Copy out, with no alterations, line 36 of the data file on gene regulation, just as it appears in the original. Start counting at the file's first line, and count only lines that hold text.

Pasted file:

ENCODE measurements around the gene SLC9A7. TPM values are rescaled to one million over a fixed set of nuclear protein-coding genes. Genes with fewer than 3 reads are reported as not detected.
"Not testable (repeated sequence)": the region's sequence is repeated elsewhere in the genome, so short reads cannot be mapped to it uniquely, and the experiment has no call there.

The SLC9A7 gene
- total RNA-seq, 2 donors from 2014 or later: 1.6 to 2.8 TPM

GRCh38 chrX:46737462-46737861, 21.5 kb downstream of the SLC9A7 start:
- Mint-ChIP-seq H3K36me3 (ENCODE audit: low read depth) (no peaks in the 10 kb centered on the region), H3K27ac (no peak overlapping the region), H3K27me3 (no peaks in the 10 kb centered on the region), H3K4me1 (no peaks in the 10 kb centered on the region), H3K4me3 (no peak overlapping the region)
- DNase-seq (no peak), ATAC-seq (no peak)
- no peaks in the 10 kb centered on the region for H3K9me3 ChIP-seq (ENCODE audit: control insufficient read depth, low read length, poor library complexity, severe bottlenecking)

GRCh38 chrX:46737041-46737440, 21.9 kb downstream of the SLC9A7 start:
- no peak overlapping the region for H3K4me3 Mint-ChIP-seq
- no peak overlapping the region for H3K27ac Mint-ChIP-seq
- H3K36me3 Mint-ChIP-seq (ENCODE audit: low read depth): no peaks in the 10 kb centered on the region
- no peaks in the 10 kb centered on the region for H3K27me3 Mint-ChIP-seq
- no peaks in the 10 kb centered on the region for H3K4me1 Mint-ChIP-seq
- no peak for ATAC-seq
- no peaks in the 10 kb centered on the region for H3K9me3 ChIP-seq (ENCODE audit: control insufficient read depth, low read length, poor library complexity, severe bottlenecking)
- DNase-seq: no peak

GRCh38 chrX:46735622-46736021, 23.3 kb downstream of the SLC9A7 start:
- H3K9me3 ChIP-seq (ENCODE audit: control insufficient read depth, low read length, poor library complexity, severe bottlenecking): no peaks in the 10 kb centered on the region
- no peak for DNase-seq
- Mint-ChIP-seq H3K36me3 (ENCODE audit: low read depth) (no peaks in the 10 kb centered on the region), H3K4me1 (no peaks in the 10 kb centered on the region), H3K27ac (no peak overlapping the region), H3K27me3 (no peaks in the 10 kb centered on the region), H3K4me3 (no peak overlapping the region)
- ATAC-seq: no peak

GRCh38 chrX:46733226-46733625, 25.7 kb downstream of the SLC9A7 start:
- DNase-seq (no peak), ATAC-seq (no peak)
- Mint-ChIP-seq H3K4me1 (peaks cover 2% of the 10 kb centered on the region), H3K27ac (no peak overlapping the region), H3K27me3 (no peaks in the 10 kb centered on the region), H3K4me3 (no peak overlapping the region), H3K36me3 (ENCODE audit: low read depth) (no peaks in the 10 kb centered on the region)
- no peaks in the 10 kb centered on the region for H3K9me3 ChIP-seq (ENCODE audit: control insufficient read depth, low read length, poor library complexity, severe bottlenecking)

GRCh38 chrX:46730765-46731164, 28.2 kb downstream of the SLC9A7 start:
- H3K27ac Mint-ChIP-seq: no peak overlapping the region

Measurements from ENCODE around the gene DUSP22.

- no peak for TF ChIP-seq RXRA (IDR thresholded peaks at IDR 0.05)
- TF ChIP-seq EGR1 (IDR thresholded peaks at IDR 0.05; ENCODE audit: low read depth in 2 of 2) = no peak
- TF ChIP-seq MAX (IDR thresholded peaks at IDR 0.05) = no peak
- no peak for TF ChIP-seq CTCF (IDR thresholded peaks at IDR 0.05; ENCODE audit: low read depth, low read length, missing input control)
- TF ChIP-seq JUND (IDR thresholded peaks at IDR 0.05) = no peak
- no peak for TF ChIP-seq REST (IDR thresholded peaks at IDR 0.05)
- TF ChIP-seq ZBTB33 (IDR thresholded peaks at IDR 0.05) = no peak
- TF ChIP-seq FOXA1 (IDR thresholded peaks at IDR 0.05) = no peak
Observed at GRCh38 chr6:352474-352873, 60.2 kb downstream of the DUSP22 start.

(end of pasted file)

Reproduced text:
- TF ChIP-seq ZBTB33 (IDR thresholded peaks at IDR 0.05) = no peak